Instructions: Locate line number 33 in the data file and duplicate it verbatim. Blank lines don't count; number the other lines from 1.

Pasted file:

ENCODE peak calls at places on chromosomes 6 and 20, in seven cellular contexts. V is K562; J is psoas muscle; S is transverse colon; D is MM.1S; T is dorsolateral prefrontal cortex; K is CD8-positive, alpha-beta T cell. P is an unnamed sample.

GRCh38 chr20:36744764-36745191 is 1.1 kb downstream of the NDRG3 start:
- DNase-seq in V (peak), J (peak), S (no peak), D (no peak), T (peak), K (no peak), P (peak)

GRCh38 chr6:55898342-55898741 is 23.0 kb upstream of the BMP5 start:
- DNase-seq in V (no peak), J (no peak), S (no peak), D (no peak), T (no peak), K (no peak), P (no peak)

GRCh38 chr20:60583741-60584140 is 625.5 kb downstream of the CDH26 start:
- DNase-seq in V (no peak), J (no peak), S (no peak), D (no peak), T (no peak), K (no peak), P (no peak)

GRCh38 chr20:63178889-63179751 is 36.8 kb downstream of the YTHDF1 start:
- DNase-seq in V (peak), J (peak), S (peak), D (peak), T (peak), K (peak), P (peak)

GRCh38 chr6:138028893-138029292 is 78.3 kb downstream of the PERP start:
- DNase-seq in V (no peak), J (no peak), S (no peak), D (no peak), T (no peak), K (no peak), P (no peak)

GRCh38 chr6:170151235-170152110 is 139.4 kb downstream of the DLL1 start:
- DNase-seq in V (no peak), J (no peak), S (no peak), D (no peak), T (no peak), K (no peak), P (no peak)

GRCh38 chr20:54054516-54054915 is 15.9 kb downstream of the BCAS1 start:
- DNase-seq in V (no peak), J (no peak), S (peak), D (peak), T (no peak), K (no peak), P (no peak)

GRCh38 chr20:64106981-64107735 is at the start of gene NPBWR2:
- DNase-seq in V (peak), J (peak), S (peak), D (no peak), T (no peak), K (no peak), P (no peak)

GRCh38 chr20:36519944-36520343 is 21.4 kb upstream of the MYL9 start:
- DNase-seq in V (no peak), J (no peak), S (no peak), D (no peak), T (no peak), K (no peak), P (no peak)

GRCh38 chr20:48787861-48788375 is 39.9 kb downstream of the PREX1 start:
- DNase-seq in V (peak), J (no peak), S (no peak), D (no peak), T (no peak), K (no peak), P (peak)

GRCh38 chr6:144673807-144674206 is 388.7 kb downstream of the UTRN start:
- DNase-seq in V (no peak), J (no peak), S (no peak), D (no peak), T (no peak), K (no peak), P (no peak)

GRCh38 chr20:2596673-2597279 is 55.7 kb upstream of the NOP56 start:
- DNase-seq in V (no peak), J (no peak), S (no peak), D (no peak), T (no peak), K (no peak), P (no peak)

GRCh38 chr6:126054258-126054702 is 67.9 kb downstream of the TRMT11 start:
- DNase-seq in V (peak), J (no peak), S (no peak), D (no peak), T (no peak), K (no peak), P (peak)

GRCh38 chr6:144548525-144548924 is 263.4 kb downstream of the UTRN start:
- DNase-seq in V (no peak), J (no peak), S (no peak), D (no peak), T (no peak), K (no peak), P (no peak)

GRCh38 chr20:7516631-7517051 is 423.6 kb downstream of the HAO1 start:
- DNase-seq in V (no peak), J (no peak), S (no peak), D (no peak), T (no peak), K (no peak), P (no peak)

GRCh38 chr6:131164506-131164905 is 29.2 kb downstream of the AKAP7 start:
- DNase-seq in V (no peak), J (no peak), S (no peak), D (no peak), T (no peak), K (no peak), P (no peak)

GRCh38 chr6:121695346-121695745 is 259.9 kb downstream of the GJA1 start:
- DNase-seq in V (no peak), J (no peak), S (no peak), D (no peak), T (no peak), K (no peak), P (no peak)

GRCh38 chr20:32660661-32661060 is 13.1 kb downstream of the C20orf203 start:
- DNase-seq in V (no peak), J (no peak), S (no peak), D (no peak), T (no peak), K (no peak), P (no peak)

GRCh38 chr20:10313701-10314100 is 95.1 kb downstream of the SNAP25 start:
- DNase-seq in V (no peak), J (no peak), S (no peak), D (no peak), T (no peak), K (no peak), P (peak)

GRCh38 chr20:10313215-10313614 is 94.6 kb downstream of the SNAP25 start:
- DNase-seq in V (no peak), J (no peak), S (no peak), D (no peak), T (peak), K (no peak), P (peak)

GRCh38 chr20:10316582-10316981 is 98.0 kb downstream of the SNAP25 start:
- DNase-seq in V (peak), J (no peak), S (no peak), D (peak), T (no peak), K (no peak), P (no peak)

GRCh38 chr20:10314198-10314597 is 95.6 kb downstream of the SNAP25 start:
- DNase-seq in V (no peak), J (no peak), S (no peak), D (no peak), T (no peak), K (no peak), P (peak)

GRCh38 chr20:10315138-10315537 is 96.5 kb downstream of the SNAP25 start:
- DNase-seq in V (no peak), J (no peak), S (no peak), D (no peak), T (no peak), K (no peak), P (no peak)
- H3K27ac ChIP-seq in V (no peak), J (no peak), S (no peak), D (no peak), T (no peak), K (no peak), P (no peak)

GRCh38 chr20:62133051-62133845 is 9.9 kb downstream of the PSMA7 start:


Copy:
- DNase-seq in V (no peak), J (no peak), S (no peak), D (no peak), T (no peak), K (no peak), P (no peak)